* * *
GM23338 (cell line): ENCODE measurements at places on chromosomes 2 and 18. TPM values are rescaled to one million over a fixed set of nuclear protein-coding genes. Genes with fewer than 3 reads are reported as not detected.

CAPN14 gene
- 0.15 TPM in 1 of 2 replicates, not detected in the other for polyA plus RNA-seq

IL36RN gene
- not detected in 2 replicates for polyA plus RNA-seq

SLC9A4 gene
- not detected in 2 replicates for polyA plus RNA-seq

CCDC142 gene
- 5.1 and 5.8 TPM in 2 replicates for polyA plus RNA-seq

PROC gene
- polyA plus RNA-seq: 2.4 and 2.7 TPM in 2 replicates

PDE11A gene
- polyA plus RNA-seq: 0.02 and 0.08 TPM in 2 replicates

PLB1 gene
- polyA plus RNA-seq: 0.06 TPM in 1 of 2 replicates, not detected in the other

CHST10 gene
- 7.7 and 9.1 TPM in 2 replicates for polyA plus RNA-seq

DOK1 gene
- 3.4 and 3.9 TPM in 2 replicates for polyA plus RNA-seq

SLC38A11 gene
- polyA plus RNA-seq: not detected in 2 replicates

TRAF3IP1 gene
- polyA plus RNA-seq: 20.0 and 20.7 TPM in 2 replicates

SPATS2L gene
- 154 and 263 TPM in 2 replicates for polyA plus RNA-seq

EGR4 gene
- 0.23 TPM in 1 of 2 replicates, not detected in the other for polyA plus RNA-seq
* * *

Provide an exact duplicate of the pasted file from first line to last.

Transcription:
GM23338 (cell line): ENCODE measurements at places on chromosomes 2 and 18. TPM values are rescaled to one million over a fixed set of nuclear protein-coding genes. Genes with fewer than 3 reads are reported as not detected.

CAPN14 gene
- 0.15 TPM in 1 of 2 replicates, not detected in the other for polyA plus RNA-seq

IL36RN gene
- not detected in 2 replicates for polyA plus RNA-seq

SLC9A4 gene
- not detected in 2 replicates for polyA plus RNA-seq

CCDC142 gene
- 5.1 and 5.8 TPM in 2 replicates for polyA plus RNA-seq

PROC gene
- polyA plus RNA-seq: 2.4 and 2.7 TPM in 2 replicates

PDE11A gene
- polyA plus RNA-seq: 0.02 and 0.08 TPM in 2 replicates

PLB1 gene
- polyA plus RNA-seq: 0.06 TPM in 1 of 2 replicates, not detected in the other

CHST10 gene
- 7.7 and 9.1 TPM in 2 replicates for polyA plus RNA-seq

DOK1 gene
- 3.4 and 3.9 TPM in 2 replicates for polyA plus RNA-seq

SLC38A11 gene
- polyA plus RNA-seq: not detected in 2 replicates

TRAF3IP1 gene
- polyA plus RNA-seq: 20.0 and 20.7 TPM in 2 replicates

SPATS2L gene
- 154 and 263 TPM in 2 replicates for polyA plus RNA-seq

EGR4 gene
- 0.23 TPM in 1 of 2 replicates, not detected in the other for polyA plus RNA-seq